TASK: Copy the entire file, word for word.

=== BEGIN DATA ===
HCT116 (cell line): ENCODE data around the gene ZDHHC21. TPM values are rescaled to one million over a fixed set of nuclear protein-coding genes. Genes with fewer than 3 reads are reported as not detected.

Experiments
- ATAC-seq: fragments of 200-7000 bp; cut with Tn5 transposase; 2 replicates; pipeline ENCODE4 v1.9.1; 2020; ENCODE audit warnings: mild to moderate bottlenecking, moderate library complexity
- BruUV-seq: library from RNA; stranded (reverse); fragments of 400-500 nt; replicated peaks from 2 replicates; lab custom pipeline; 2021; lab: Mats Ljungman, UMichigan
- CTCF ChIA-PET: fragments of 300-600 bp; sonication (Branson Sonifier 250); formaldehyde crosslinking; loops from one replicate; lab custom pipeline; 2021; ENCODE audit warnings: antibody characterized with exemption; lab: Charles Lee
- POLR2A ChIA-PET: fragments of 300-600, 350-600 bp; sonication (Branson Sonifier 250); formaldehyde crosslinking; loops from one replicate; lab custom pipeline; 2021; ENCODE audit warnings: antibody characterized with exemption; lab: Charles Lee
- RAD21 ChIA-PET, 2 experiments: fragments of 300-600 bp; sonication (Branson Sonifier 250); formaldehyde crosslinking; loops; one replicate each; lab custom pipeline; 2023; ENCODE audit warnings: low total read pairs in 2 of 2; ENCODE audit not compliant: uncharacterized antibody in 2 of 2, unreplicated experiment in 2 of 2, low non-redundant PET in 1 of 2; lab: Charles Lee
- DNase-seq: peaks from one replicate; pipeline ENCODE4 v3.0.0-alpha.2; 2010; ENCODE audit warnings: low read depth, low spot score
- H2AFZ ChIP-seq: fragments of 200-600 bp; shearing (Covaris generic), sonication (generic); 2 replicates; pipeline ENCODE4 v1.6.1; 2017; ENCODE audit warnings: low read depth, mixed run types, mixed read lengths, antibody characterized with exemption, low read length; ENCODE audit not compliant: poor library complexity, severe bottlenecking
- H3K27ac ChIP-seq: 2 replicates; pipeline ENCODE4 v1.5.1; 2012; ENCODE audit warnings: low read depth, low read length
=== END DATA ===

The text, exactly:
HCT116 (cell line): ENCODE data around the gene ZDHHC21. TPM values are rescaled to one million over a fixed set of nuclear protein-coding genes. Genes with fewer than 3 reads are reported as not detected.

Experiments
- ATAC-seq: fragments of 200-7000 bp; cut with Tn5 transposase; 2 replicates; pipeline ENCODE4 v1.9.1; 2020; ENCODE audit warnings: mild to moderate bottlenecking, moderate library complexity
- BruUV-seq: library from RNA; stranded (reverse); fragments of 400-500 nt; replicated peaks from 2 replicates; lab custom pipeline; 2021; lab: Mats Ljungman, UMichigan
- CTCF ChIA-PET: fragments of 300-600 bp; sonication (Branson Sonifier 250); formaldehyde crosslinking; loops from one replicate; lab custom pipeline; 2021; ENCODE audit warnings: antibody characterized with exemption; lab: Charles Lee
- POLR2A ChIA-PET: fragments of 300-600, 350-600 bp; sonication (Branson Sonifier 250); formaldehyde crosslinking; loops from one replicate; lab custom pipeline; 2021; ENCODE audit warnings: antibody characterized with exemption; lab: Charles Lee
- RAD21 ChIA-PET, 2 experiments: fragments of 300-600 bp; sonication (Branson Sonifier 250); formaldehyde crosslinking; loops; one replicate each; lab custom pipeline; 2023; ENCODE audit warnings: low total read pairs in 2 of 2; ENCODE audit not compliant: uncharacterized antibody in 2 of 2, unreplicated experiment in 2 of 2, low non-redundant PET in 1 of 2; lab: Charles Lee
- DNase-seq: peaks from one replicate; pipeline ENCODE4 v3.0.0-alpha.2; 2010; ENCODE audit warnings: low read depth, low spot score
- H2AFZ ChIP-seq: fragments of 200-600 bp; shearing (Covaris generic), sonication (generic); 2 replicates; pipeline ENCODE4 v1.6.1; 2017; ENCODE audit warnings: low read depth, mixed run types, mixed read lengths, antibody characterized with exemption, low read length; ENCODE audit not compliant: poor library complexity, severe bottlenecking
- H3K27ac ChIP-seq: 2 replicates; pipeline ENCODE4 v1.5.1; 2012; ENCODE audit warnings: low read depth, low read length